"If more of us valued home above gold, it would be a merrier world." ~ Thorin
"You have but one question to answer: how shall this day end?" ~ Gandalf
"When faced with death, what can anyone do?" Bilbo Baggins
Peter Jackson brings his trilogy adaptation of The Hobbit to a conclusion in a big way with The Battle Of The Five Armies, a brisk but sprawling epic that closes the book on the saga but points the way forward to The Lord Of The Rings. For those of us who have loved to spend this amount of time in Middle Earth, it's a final chapter (unless Jackson decides to take on something like The Silmarillion down the line) for the saga. The film concentrates on the epic scale of forces moving against each other in Middle Earth, while emphasizing character in the relationships between the main character, weaving in themes of good, evil, ambition, greed, loss, integrity, and decency.
The film picks up right where The Desolation of Smaug, with the vengeful dragon Smaug (voiced by Benedict Cumberbatch)laying waste to Laketown. Bard (Luke Evans) is all that seems to stand in his way, and of course must have his heroic moment. In the aftermath, the dwarves who have made it into the mountain with Bilbo (Martin Freeman) find themselves concerned about their leader Thorin (Richard Armitage), who's showing more signs of the greed that consumed his grandfather and father's mental states in one way or another. Thorin is obsessed with the missing arkenstone, seeking it out, and not quite acting like himself.
Legolas (Orlando Bloom) and Tauriel (Evangeline Lilly) have survived Laketown's decimation to see another day, as have the other dwarves that remained there during the second chapter. We also catch up with Gandalf (Ian McKellan), who was in peril at the hands of the Necromancer, aka Sauron, when we last saw him. Friends in the White Council (including one who will come back to betray him a few decades down the line) intervene forcefully on his behalf. All's still not well, though, in the heart of Middle Earth, as dwarves, elves, men, and orcs all find themselves drawn into battle (this tends to happen on Middle Earth a lot).
By this point in the game, Peter Jackson knows Middle Earth as well as anyone, having had spent a considerable amount of time adapting various source material into two sprawling trilogies. He has a hand in the screenplay, along with collaborators Phillippa Boyens and Fran Walsh, and Guillermo Del Toro, who had once been attached to direct the follow up adaptation of The Hobbit. In this case, The Battle Of The Five Armies moves along at a brisk pace, more so than the first two chapters of the trilogy. It's a dark chapter, though, particularly in how it conveys the madness that overtakes the mind when greed enters the equation. And it's a poignant, heartbreaking chapter, with not everyone getting out of this alive (this is Middle Earth, after all, and we'd expect people we care about to die). It gives us closure to the story while leading us right back to where we started in 2001 in The Fellowship Of The Rings: the reunion of two old friends.
Jackson and his crew have made Middle Earth come alive yet again through multiple techniques: set, props, and costume detail feel very much of that fantasy realm. The landscapes of New Zealand suit Tolkien's world very well, and that certainly is taken advantage of by Jackson, giving us a familiar location but also one that feels otherworldly and dangerous. The look of dwarves and elves is paid such close detail, and the same applies to the Orcs, all of whom have such unique looks. I can only imagine how long the makeup process for some of them would have taken. The camerawork, of course, is signature Jackson style, able to give us the epic scale of the story, but also emphasizing the individual as he has before. I never get lost in the film; the camerawork by his cinematographers helps that along. I might suggest, however, to see this one in 2D. That's my personal aversion to 3D speaking.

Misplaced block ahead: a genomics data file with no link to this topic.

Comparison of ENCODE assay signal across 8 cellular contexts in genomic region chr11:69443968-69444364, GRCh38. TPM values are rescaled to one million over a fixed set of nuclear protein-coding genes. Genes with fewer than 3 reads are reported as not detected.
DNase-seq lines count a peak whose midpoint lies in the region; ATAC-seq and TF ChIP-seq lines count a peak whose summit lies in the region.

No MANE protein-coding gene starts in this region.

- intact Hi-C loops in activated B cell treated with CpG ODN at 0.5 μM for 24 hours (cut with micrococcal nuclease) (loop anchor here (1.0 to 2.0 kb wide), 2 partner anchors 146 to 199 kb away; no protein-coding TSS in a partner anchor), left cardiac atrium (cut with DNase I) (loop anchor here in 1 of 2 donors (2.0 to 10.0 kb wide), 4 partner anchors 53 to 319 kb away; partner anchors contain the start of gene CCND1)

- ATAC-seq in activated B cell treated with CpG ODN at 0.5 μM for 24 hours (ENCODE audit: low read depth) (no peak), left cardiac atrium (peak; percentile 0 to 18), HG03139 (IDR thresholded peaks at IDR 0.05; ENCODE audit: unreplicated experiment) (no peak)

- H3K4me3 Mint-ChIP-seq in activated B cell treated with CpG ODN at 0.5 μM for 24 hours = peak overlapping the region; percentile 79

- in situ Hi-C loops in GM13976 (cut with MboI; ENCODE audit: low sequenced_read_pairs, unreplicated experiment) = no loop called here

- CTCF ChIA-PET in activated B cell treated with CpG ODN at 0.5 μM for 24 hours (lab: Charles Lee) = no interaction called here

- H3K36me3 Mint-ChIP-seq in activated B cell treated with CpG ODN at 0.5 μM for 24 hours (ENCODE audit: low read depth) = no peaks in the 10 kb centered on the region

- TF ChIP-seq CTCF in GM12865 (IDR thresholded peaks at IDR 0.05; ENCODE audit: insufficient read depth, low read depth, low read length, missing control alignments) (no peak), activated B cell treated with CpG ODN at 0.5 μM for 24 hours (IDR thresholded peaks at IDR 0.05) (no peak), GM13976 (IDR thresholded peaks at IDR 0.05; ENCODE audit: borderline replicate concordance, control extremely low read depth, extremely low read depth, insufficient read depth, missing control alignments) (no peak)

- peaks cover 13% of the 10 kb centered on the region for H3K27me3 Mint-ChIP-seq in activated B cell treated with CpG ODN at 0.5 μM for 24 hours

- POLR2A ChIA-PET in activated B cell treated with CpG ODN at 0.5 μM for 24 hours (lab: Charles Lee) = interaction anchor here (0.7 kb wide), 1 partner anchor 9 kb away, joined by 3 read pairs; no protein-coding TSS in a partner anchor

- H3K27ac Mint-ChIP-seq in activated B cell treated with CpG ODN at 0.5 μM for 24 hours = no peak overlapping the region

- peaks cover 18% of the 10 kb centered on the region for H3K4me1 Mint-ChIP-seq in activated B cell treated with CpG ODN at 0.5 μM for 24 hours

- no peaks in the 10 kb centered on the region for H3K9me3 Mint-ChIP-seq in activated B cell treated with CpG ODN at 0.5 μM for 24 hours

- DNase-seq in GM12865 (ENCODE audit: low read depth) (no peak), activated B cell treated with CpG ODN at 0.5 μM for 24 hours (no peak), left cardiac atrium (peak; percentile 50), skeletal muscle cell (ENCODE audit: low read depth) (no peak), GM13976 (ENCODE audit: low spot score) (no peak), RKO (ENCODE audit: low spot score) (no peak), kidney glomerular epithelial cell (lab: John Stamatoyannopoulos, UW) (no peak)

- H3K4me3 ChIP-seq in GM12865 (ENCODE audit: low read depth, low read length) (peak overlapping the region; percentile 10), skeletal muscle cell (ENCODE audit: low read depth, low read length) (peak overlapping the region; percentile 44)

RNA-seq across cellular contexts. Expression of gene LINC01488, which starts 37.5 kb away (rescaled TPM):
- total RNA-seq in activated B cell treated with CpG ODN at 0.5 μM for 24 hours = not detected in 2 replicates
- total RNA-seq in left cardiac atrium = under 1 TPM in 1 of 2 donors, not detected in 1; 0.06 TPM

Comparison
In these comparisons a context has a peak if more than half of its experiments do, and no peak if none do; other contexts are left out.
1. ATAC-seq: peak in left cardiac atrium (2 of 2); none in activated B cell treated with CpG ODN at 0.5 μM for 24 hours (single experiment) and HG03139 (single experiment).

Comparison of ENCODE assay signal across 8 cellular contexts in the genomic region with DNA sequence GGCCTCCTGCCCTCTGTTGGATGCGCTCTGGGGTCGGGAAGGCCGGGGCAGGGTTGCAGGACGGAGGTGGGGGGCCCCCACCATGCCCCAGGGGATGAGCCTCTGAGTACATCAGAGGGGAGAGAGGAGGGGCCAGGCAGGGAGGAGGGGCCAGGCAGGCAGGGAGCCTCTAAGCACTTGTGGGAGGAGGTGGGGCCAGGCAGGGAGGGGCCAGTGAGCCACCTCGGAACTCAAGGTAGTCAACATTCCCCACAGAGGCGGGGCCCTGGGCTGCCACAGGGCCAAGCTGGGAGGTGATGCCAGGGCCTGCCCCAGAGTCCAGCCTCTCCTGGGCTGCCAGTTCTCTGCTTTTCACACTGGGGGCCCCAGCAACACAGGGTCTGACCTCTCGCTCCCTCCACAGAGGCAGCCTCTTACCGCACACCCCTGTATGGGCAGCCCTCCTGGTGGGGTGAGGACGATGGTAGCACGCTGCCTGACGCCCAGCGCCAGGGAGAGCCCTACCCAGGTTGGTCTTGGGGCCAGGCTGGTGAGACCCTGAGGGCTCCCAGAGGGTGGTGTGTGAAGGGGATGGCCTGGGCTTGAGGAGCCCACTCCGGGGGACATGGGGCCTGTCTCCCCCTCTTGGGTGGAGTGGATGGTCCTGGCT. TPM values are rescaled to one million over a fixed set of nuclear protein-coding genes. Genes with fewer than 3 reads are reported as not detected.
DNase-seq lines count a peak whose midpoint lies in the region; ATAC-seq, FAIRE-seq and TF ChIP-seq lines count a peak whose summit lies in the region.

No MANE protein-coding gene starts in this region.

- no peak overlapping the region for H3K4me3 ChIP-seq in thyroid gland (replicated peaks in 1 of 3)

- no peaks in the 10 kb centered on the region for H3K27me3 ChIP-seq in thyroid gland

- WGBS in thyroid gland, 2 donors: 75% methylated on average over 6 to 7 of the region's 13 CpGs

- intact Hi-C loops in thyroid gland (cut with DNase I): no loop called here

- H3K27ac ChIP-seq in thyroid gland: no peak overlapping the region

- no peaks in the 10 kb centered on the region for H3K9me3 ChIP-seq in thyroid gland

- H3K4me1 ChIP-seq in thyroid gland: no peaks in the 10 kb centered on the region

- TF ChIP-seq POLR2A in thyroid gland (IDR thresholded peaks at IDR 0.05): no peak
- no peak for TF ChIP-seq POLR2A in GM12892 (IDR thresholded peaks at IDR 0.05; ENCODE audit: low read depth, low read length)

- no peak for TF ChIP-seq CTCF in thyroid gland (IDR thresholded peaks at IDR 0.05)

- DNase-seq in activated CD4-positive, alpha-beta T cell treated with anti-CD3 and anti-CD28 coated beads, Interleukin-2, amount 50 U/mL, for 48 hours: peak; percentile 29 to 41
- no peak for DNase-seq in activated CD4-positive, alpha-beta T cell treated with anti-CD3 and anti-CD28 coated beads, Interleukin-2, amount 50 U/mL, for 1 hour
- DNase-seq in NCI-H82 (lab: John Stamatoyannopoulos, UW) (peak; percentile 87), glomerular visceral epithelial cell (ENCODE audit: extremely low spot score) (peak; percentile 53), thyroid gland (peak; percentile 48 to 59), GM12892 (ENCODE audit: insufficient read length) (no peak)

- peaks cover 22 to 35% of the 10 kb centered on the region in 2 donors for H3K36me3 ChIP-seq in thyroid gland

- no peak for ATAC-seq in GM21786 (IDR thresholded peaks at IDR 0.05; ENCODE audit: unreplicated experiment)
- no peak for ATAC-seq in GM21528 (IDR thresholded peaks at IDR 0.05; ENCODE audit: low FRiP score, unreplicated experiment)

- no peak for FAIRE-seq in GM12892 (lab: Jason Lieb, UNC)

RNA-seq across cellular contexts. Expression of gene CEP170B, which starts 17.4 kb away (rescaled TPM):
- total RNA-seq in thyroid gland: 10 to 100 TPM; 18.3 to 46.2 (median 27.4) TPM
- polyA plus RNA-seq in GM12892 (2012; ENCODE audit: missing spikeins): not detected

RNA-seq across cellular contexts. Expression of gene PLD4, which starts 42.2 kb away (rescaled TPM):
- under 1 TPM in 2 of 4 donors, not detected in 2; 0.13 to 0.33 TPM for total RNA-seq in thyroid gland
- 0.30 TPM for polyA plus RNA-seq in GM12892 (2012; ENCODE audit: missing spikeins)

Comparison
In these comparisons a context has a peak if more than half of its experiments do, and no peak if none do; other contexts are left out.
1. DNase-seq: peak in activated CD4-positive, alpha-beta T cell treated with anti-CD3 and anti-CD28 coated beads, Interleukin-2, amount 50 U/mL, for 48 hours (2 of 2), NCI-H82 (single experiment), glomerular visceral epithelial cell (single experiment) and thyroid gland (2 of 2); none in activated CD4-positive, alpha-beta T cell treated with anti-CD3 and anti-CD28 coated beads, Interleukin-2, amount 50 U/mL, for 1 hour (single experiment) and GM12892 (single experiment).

When needed, CGI does what it's supposed to in giving us armies counted in the thousands, or the dire threat of Ringwraiths (after all these years, those things are still creepy) and their master Sauron. Not to mention the scale of destruction of Smaug's revenge unleashed is very impressively rendered by the special effects crew. Another essential member of the crew (at least from my point of view) is composer Howard Shore, who brings us the last score from Middle Earth with a rich variety of themes, touching on the epic and colossal while giving us the intensely personal, poignant, and intimate in his score. He even brings in a cast member from the previous trilogy, Billy Boyd, who played Peregrin Took, to sing over the end credits.
The cast is as before, astounding in their roles. He with the strange name and much sex appeal (otherwise known as Benedict Cumberbatch) once again gets double duty voicing the malevolent dragon Smaug and the Necromancer otherwise known as Sauron. Cumberbatch infuses both voice roles with a menacing undertone of malice. They're very different characters, but there's nothing remotely decent in either, and that's what he plays to. Lee Pace returns as the elvish king Thranduil, father of Legolas, and he gives the role a somewhat unhinged, not terribly likable quality. There's greed in this elf king, and an opportunistic streak, but that's what makes him work so well as a character.